Updated: Dec 2, 2019
I've been meaning to write this post for a while and share with you guys how my garden went this spring and summer. But to be honest, I've been putting it off, because most of it is about how amazingly I grew . . . weeds. I grew a lot of weeds. Big, tall, beautiful weeds. With that out of the way, let's get right to the takeaways:
What Didn't Work
Let's just get this stuff out of the way.
Having the garden far away from the house, while at the same time having a newborn. Yeah, I just didn't get around to gardening (especially regular weeding) nearly as much as I wanted to or should have done.
Having the garden far away from the house, while not having a water source near it. Y'all, this was bad. Lugging water jugs down there was a pain and not something I could do without my husband's help. And did I mention I had a newborn? Oh, and we had an incredibly frustrating drought. All of this combined led to the smallest peppers you've ever seen.
Growing certain plants without researching much about them. Some plants didn't need any prior knowledge. Some really did. For example, I grew big, beautiful cabbages . . . but they molded because of excess water before I could harvest them. Ugh.
Not tilling the flower beds soon enough. I made a small Mary Garden this year, and this was my downfall. Lots of pesky Bermuda grass still managed to get in, and that stuff is very hard to stay on top of. Also, I think I'll just stick with big, hardy perennials next time. It really never looked right with the Zinnias I chose.
What Did Work
I'm not even sure my brown thumb can take credit for any of these things, but here they are.
Having a friend that's a garden guru. Well, multiple actually. It was really nice to have people to call when you notice your first end rot or you totally forgot what that bush was supposed to be. What was even nicer was two different people starting plants indoors from seeds for me since I had a newborn. That really saved our garden, and made things so much easier for a newbie like me. If you want to start a garden for the first time, I highly recommend driving on down to your local co-op, selecting some plants that were started indoors, planting them & watching them (and your confidence) grow, and try starting from seed the next year.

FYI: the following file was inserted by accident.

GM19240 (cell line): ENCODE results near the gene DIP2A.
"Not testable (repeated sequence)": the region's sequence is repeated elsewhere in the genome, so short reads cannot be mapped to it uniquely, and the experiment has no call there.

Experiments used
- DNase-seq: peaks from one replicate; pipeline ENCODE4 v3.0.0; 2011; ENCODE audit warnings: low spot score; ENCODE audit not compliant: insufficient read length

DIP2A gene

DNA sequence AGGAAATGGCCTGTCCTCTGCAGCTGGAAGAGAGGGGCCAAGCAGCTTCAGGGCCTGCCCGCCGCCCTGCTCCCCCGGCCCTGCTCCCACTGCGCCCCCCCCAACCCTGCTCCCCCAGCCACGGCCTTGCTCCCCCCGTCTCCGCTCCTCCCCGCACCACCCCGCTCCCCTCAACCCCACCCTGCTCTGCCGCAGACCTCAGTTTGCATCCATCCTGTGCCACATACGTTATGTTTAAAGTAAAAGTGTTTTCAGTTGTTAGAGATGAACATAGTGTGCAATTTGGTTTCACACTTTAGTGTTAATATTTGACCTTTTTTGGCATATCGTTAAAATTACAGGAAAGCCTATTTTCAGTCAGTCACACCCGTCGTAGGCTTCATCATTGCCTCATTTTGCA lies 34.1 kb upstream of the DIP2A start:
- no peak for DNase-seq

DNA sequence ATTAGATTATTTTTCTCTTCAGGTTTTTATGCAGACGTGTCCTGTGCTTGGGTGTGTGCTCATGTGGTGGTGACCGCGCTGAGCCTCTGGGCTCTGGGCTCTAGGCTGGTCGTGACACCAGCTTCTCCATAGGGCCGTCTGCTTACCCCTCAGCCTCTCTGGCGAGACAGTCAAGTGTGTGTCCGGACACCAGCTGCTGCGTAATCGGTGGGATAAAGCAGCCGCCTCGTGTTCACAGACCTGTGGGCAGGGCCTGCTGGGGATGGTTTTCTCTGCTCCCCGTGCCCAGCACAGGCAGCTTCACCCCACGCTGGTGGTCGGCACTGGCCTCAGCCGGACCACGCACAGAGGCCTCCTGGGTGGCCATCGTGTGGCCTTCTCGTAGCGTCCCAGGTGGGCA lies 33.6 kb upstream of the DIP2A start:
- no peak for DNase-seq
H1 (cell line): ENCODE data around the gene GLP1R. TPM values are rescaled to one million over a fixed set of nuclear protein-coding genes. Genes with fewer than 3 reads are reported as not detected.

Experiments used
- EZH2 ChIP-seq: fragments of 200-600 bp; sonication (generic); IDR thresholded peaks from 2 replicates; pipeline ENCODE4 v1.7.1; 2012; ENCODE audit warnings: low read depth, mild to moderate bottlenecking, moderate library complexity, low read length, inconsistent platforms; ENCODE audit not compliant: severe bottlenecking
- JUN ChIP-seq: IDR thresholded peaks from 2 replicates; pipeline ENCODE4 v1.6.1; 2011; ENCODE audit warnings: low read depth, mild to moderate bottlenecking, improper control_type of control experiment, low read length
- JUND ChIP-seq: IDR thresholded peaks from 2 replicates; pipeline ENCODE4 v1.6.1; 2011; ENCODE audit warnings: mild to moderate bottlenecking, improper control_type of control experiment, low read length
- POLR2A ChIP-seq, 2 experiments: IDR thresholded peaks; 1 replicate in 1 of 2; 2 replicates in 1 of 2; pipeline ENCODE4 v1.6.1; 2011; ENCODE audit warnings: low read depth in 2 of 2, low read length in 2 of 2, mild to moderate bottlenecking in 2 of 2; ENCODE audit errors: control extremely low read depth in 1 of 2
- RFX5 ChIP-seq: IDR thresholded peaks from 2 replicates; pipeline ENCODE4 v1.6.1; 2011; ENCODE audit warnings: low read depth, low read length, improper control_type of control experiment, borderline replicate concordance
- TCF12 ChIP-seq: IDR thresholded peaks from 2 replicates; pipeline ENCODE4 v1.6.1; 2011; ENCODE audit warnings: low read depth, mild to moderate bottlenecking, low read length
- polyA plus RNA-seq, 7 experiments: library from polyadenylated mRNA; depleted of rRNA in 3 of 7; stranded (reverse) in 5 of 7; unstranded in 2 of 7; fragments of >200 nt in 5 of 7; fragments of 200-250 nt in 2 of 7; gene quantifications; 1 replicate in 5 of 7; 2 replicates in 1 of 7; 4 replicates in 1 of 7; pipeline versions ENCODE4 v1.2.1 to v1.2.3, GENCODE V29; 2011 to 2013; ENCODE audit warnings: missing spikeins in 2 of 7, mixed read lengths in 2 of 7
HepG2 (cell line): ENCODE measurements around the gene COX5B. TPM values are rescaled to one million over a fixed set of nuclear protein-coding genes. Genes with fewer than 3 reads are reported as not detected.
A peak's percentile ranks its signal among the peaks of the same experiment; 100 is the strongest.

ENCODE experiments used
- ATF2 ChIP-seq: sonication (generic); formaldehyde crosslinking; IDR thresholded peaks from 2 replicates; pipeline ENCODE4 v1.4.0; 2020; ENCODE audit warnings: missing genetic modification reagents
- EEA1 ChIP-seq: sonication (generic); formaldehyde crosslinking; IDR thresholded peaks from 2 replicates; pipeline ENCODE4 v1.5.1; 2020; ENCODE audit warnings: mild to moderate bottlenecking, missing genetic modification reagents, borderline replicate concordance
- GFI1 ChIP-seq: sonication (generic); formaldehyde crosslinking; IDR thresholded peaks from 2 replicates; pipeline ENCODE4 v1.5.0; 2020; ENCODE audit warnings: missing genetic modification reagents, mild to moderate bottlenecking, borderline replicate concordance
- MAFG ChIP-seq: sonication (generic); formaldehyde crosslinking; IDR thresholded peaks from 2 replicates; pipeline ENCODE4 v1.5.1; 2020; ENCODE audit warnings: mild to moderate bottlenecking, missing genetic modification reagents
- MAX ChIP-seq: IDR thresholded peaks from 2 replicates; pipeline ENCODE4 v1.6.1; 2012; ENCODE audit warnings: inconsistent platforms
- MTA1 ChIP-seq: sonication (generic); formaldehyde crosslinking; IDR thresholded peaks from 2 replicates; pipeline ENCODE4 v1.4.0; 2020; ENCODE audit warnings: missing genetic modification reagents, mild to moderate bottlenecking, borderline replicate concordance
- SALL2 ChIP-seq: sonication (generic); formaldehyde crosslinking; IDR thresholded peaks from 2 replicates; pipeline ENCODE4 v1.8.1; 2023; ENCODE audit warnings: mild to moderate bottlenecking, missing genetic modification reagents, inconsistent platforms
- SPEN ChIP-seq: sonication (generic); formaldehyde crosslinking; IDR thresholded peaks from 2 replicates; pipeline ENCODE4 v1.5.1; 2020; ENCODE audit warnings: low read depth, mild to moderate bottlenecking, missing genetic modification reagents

My flowers did wonderfully. And they were pretty, too. Too bad I don't know how to eat marigold.
My yukon gold potatoes could not be stopped. They were the real MVPs of the garden. They weren't talked up as some indestructible plant like peppers, and in reality they outdid my peppers by a lot. I'm sure it was the timing of planting combined with the timing of the drought (that really hurt my peppers), but it sure was fun digging in that dirt!
My dill grew like . . . things that grow really fast. In fact, it outpaced me so much, I wasted a lot of it. I didn't realize how little we use dill, and I had about eight strong bushes of it (while all my basil died, but we won't talk about that.) So I need to either have a game plan to use everything in case it all grows (something I really wasn't expecting) or only grow things I'll know I can use. But hey, I had that one really good potato salad!
Surprise compost tomatoes. All of my tomatoes did relatively well, and survived the drought and some end rot, but of course the ones that did the best were some I didn't plant. (At least I think I didn't?) They sprouted up by/on/through the compost pile, and I know that sounds gross, but y'all, they were the best tomatoes ever! Thank you mystery heirloom tomato seeds leftover from last year that we didn't know were there when we started the compost pile!
My weeds did really well. They grew so tall and strong. <3
Alright, that's how my garden did this year. I would love hearing how yours went in the comments. If you liked this post, you should read about how raising meat chickens went.